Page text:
A Plotter’s Guide to First Drafts

To plot, or not to plot? It’s the perennial question writers everywhere eventually face. The internet is rife with articles waxing poetic about the virtues of Plotting vs. Pantsing. It’s the Empire vs. Rebellion of the writing world.

Do you plan out your story before you write? Then you’re a Plotter. Do you let the muse guide you along the journey without a plan, or maybe with an end-point in mind? Then you’re a Pantser.

I’m not here to make judgements about which drafting method is best. Truth be told, I’m a natural-born Pantser. The problem is that I’m just not a very good one! The first novel I ever wrote was a behemoth that clocked in at over 900 pages—which even for epic fantasy was WAY TOO MUCH. So what did the newbie author in me do? I split the book into two books. Then three.

There’s a reason that book (books???) will never see the light of day. It was a hot mess of garbage-fire proportions.

So when I was finally ready to sit down and write my debut, The Frozen Crown (out now!), I knew I needed to do things differently. So even though I was convinced it would take all the fun out of writing, I made an outline.

And it turns out, that fear was unfounded. Creating the outline wasn’t like writing a middle-school book report. It was fun—fun because the outline was in itself an act of creativity. A perfect blend of left and right brain. It was less homework and more like story-boarding a movie. Yes, it was a checklist of things that needed to occur for the plot to come to a satisfying conclusion, but it was also snippets of dialogue, flashes of world building that manifested in Pinterest boards. It was a target to aim for when I actually sat down to write.

With this in mind, how did I actually plot out The Frozen Crown? Well, there are a ton of different plot structures to choose from, but if you’re just starting out, I’d recommend a high level 7 Point Plot Structure which I first learned about from Dan Wells. It looks something like this:

Brain spinning? How about I give you an example from a movie we’ve all probably seen: Aladdin!

  1. Hook: You meet Aladdin, the “street-rat” with the heart of gold, as he travels through the city of Agrabah with his trusty friend, Abu. Elsewhere in the city, Jafar is on the hunt for the Cave of Wonders and learns that only Aladdin can enter it and retrieve the lamp.
  2. 1st Plot Point: After meeting Princess Jasmine, Aladdin is arrested by the palace guard and is about to be executed when Jafar (in disguise) tells Aladdin there is a way to escape, but only if he fetches the lamp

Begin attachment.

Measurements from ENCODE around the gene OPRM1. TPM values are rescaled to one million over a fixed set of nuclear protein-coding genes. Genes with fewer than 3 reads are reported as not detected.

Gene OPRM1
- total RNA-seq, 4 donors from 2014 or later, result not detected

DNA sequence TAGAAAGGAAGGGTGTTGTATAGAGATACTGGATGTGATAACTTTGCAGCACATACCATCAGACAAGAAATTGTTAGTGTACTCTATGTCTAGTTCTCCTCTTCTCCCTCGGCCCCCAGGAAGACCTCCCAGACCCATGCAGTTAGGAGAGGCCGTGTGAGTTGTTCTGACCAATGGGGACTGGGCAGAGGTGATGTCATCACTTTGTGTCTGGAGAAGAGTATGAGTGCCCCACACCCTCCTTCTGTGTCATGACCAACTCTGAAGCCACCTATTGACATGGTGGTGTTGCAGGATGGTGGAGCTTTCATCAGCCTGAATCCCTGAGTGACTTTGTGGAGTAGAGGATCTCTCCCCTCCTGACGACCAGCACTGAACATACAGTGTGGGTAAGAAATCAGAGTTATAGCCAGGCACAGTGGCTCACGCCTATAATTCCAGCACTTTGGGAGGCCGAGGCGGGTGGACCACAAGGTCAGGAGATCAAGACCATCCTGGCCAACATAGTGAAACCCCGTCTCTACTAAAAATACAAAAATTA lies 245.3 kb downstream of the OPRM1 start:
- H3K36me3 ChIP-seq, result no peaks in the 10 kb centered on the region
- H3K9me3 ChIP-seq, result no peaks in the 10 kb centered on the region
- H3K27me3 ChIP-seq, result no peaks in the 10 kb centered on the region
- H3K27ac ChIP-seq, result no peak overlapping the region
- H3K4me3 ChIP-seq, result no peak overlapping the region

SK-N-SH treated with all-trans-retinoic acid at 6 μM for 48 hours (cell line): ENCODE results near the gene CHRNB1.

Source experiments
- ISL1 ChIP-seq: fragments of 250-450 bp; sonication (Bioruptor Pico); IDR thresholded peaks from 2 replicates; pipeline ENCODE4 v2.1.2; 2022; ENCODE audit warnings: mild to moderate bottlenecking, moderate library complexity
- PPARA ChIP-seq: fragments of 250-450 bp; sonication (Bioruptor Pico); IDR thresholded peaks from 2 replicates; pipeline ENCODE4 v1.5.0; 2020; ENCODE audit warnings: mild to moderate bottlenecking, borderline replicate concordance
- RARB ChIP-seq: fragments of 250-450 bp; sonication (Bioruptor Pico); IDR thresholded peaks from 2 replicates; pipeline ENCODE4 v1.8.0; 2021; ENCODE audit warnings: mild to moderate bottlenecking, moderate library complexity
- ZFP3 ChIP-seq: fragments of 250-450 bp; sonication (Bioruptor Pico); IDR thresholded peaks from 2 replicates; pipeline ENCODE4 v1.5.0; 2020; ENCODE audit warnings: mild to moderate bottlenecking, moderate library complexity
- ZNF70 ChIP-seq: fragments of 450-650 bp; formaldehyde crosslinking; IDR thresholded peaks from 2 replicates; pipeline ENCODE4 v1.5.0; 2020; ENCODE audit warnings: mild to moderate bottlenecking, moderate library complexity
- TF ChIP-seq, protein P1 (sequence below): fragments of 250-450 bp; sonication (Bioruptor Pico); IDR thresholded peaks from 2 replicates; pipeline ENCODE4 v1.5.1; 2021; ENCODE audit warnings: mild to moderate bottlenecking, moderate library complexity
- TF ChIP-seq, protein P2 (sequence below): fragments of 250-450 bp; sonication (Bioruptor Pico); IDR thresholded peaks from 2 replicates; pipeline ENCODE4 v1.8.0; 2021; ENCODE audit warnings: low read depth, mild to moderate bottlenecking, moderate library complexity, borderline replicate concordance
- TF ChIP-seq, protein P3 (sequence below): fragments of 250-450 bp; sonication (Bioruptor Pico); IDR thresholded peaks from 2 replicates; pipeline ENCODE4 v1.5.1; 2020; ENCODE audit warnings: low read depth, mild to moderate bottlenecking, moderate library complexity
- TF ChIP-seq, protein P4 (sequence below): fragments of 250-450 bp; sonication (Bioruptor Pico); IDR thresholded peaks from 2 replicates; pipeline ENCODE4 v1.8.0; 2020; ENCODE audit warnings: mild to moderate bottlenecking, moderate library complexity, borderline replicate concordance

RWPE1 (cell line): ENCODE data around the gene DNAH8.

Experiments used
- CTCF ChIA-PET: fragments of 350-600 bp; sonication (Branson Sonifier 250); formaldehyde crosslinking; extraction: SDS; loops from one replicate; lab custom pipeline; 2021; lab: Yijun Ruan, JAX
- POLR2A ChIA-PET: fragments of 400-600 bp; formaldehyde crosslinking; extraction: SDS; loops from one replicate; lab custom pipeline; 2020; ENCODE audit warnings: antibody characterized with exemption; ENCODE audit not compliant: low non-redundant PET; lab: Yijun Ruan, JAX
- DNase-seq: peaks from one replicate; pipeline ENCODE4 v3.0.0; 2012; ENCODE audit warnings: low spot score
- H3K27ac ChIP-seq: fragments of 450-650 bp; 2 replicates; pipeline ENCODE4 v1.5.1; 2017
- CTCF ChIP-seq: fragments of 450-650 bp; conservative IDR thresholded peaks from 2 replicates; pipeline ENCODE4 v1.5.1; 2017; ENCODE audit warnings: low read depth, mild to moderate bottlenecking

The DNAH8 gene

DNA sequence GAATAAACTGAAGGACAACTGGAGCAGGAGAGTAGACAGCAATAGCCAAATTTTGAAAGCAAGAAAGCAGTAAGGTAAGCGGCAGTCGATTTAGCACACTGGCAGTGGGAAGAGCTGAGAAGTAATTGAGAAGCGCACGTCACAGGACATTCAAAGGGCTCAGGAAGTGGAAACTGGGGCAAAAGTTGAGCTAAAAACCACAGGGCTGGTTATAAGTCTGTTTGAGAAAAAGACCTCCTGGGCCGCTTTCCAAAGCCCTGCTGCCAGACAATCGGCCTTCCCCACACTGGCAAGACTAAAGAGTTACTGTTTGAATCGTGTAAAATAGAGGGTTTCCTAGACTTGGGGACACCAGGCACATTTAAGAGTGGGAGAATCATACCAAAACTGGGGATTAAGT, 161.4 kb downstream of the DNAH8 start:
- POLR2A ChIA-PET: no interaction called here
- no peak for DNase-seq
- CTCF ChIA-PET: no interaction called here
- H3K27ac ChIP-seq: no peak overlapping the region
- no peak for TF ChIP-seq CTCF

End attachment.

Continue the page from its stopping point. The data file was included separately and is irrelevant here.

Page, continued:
3. 1st Pinch Point: Aladdin retrieves the lamp but is betrayed by Jafar and trapped in the Cave of Wonders.
  4. Midpoint: Aladdin meets the genie in the lamp and is granted three wishes. Promising to free the Genie with is third wish, Aladdin uses his first wish to become Prince Ali and win the heart of Princess Jasmine.
  5. 2nd Pinch Point: Enraged by his failure and the appearance of Prince Ali, Jafar has the guards throw Aladdin into the sea. Aladdin uses his second wish to save his life.
  6. 2nd Plot Point: After exposing Jafar as the evil wizard he is, Aladdin reneges on his promise to free the genie. Preoccupied with maintaining the lie of Prince Ali, Aladdin is unable to stop Jafar from stealing the lamp. Jafar uses the genie to take control of the kingdom and banish Aladdin.
  7. Resolution: Aladdin defeats Jafar by convincing him that the only way to become all-powerful, is to become a genie himself, leading Jafar to being trapping in a lamp looking forward to an eternity of servitude. Aladdin then gives up the dream that was Prince Ali, and uses his last wish to free the genie. Aladdin and Jasmine get engaged while the genie sets off to see the world. Everyone lives happily ever after.

That’s it! Seven key moments in your book that lead you from start to finish. But what if you know how you’re story begins, and how it ends, but are a little fuzzy on the details? You’re not alone on this one—happens to me all the time, and when it does, I work the outline in reverse. What leads your heroine to that final battle? Often a terrible loss (often referred to as the dark night of the soul) which is your second plot point?

How does that loss occur? Maybe your heroine vastly overestimated her own power and went into a smaller battle unprepared. Why was she overconfident? Perhaps she won a something at the midpoint that bolstered her confidence.

See what I mean? Half the story fleshed out by answering half a dozen questions!

Now, fair warning, the story you outline is probably not going to be the story that you actually end up with—that’s just the nature (and magic) of writing. It also doesn’t mean that you won’t have to do edits once you finish.

I know that first draft of The Frozen Crown was still a bloated mess. But the outline helped me focus on the core of what I wanted the story to be, so it was easier to know what parts of that draft could be cut off in a way that wouldn’t harm the overall plot of the novel.

Plotting isn’t the only way to write a novel, but it can be an extremely helpful tool. One that—for me at least—resulted in a fast first draft, and quicker more targeted edits. And really, isn’t that efficiency something we’d all like to attain?

Happy writing!


Author: Greta Kelly

Greta Kelly is (probably) not a witch, death or otherwise, but she can still be summoned with offerings of too-beautiful-to-use journals and Butterfingers candy. Though she has travelled across the world, including brief stints living in Germany and Japan, life always kept bringing her back home to the Midwest. She currently lives in Wisconsin with her husband EJ, daughter Lorelei and a cat who may, or may not, control the weather. Her debut novel, The Frozen Crown, is forthcoming from Harper Voyager.